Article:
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Thread: Ideals

  1. #1
    MHF Contributor chiph588@'s Avatar
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    Ideals

    I'm new to this topic, so any help would be appriciated!

    Note: these are all in a communitive ring $\displaystyle R $.

    1. $\displaystyle a \mid b \Longleftrightarrow (b) \subseteq (a) $.

    2. $\displaystyle u \in R $ is a unit $\displaystyle \Longleftrightarrow (u) = R $.

    3. $\displaystyle a $ and $\displaystyle b $ are associative $\displaystyle \Longleftrightarrow (a) = (b) $.

    4. $\displaystyle p $ is prime $\displaystyle \Longleftrightarrow ab \in (p) $ implies that either $\displaystyle a \in (p) $ or $\displaystyle b \in (p) $.
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  2. #2
    Senior Member vincisonfire's Avatar
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    1. $\displaystyle (a) = \{ ra : r \in R \} $
    If $\displaystyle a \mid b $ then $\displaystyle b =qa $ for some $\displaystyle q \in R $ Do you see why $\displaystyle (b) \subseteq (a)
    $ ?
    2. If $\displaystyle u \in R
    $ is a unit then there exist $\displaystyle u^{-1} \in R $ such that $\displaystyle uu^{-1} = 1 $.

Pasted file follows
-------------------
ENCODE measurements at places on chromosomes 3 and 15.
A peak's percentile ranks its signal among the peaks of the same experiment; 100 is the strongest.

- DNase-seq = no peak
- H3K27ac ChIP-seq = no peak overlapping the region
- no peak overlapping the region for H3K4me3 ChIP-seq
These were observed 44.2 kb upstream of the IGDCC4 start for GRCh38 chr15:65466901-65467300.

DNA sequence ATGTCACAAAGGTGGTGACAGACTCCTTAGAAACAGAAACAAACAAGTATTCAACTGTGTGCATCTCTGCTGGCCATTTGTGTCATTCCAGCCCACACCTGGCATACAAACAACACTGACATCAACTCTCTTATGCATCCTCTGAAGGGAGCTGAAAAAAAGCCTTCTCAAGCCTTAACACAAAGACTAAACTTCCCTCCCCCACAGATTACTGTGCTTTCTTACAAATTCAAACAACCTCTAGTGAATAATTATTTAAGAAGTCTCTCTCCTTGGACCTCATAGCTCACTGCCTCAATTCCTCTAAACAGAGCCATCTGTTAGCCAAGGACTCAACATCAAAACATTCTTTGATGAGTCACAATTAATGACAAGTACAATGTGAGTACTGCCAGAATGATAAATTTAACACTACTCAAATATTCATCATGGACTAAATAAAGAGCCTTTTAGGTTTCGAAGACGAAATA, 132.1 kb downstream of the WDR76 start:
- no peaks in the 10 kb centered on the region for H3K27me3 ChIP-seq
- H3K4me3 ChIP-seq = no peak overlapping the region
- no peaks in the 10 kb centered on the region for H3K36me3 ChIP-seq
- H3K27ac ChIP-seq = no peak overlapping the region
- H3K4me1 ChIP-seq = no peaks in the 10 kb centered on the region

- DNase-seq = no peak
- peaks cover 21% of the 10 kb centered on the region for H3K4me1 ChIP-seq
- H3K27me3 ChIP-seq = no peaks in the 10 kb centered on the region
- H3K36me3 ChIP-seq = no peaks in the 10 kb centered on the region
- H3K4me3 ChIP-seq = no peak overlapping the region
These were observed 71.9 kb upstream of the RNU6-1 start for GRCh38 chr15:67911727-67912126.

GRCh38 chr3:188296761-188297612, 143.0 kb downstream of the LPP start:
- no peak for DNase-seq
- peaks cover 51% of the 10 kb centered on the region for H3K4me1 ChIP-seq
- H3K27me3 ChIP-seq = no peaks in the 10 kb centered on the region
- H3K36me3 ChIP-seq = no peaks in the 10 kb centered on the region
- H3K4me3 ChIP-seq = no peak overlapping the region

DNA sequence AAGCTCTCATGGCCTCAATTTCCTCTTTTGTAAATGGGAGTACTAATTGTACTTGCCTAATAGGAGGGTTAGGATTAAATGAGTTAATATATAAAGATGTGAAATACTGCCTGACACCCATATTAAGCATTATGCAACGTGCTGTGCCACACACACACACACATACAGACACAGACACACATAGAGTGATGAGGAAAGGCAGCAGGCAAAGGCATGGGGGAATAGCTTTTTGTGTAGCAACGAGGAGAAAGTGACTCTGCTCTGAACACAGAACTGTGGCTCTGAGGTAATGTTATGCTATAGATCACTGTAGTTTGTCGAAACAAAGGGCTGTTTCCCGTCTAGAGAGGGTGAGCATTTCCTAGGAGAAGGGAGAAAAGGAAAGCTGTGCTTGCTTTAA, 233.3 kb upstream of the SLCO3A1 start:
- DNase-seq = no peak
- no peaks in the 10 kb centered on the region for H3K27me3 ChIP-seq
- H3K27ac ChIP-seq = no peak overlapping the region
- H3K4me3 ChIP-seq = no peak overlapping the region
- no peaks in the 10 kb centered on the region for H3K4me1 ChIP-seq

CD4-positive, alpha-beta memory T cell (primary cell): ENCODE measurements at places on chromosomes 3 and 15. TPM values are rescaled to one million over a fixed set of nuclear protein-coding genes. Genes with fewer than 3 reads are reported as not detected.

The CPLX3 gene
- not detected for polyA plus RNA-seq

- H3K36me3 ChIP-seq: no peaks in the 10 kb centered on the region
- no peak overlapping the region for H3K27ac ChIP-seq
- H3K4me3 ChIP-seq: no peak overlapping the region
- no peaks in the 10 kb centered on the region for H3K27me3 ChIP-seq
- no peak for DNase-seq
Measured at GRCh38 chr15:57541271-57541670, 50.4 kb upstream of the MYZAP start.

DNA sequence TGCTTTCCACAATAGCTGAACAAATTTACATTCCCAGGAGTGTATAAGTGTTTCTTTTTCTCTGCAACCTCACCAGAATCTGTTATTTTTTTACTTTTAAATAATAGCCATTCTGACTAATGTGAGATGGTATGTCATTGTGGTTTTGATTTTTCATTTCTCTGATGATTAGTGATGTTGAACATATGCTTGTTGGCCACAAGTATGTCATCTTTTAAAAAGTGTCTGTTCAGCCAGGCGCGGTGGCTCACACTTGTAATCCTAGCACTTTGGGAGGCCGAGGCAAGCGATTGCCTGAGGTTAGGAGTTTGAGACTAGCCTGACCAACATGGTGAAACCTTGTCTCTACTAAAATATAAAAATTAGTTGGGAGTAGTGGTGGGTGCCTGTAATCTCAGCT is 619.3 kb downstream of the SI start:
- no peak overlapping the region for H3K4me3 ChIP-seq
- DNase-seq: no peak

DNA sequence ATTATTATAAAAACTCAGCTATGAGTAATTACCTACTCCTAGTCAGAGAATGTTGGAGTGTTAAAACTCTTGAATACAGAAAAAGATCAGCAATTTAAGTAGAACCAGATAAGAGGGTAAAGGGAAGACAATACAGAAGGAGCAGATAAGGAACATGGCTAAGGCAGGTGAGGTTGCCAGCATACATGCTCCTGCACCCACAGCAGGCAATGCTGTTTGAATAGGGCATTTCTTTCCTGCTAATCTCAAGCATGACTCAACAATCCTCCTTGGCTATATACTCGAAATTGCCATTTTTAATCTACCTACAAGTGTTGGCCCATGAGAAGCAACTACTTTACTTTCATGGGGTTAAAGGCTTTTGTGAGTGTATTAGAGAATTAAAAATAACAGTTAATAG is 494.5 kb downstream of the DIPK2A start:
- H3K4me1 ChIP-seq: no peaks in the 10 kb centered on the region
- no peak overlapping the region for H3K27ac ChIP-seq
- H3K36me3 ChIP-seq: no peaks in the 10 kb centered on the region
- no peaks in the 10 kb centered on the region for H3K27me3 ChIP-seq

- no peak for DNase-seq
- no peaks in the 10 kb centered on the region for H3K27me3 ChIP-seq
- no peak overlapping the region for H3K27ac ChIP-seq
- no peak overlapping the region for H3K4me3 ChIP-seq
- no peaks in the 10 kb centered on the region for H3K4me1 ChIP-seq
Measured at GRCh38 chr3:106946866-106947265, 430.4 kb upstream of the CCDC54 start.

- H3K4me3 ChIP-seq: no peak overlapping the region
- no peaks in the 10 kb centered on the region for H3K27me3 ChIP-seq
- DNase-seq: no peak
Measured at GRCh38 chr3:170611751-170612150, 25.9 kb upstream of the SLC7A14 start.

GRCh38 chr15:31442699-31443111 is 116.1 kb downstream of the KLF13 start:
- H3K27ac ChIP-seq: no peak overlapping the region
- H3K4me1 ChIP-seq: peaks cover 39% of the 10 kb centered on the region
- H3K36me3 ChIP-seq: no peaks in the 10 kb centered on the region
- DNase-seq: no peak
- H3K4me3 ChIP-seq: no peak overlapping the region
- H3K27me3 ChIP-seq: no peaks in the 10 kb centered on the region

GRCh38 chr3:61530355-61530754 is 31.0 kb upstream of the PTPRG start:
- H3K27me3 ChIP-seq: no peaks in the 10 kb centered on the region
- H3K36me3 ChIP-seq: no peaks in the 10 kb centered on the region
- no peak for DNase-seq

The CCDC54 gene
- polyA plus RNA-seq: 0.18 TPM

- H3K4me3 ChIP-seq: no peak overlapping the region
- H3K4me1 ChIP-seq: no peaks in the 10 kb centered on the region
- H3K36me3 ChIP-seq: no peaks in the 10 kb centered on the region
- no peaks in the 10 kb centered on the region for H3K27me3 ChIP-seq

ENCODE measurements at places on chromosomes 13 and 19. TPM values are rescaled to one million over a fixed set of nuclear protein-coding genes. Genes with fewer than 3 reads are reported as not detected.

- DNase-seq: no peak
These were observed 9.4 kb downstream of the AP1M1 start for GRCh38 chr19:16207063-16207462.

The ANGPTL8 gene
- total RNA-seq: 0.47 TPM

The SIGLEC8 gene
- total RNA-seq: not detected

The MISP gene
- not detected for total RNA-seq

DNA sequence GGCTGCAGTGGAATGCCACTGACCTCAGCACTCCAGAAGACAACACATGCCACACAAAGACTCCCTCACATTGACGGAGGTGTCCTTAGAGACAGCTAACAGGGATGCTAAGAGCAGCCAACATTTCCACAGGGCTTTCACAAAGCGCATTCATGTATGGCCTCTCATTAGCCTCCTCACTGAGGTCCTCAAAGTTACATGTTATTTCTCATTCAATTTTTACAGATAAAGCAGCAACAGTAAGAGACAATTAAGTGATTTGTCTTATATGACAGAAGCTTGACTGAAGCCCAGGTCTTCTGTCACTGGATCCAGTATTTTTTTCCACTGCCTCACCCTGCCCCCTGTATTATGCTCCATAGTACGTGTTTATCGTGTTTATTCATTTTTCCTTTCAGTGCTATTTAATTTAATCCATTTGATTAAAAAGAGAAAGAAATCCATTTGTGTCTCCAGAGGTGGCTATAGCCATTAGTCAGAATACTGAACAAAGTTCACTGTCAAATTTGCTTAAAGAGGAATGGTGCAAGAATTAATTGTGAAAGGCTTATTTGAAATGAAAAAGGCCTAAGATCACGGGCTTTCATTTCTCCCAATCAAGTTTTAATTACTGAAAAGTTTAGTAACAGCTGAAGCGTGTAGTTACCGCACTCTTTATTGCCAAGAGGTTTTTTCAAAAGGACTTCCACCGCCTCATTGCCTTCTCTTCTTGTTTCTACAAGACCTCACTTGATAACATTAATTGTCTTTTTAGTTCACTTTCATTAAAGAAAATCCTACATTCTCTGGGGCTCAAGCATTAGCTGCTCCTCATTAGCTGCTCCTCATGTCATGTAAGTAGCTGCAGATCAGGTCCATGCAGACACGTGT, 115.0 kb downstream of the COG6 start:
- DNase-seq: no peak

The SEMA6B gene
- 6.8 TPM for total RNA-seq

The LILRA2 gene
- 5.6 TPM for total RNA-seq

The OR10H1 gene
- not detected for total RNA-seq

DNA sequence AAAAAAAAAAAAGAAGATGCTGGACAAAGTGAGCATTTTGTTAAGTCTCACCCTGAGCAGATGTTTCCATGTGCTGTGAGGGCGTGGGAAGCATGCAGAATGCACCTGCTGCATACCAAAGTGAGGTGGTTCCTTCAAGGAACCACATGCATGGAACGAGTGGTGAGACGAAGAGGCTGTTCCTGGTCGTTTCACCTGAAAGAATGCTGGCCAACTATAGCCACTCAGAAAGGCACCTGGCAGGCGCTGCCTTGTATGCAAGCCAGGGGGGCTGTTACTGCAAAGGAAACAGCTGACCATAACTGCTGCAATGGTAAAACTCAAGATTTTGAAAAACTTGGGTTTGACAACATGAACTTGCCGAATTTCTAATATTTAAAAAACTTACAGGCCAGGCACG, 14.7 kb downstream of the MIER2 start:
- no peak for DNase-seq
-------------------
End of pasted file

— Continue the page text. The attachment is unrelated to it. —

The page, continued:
$\displaystyle (u) = \{ ru : r \in R \} $ If $\displaystyle r = qu^{-1} , q \in R $ then we see that it is all the multiple of 1 and thus the ring itself.
    3. I don't know what associative is sorry.
    4. $\displaystyle (p) = \{ rp : r \in R \} $
    $\displaystyle ab \in (p) \implies ab = rp $ for some $\displaystyle r \in R $. Since p is prime, either a or b has to have p in its prime factorization. It follows that $\displaystyle

    a \in (p)
    $ or $\displaystyle

    b \in (p)
    $
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  3. #3
    MHF Contributor chiph588@'s Avatar
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    for #1.

    $\displaystyle (a) = \{ ra : r \in R \} $

    Since $\displaystyle b = qa , \; (b) = \{ (rq)a : r \in R \} $

    So my question is do we know $\displaystyle rq \in R $?
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  4. #4
    Senior Member vincisonfire's Avatar
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    $\displaystyle (a) = \{ ra : r \in R \} $ This is all the multiples of a.
    $\displaystyle a \mid b $ So b is a multiple of a.
    $\displaystyle (b) = \{ rb : r \in R \} $ Multiples of b or multiples of multiples of a. So yes we know that $\displaystyle rq \in R $. You could also simply use the fact that a ring is closed under multiplication.
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  5. #5
    MHF Contributor chiph588@'s Avatar
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    ah yes, I forgot about closure!
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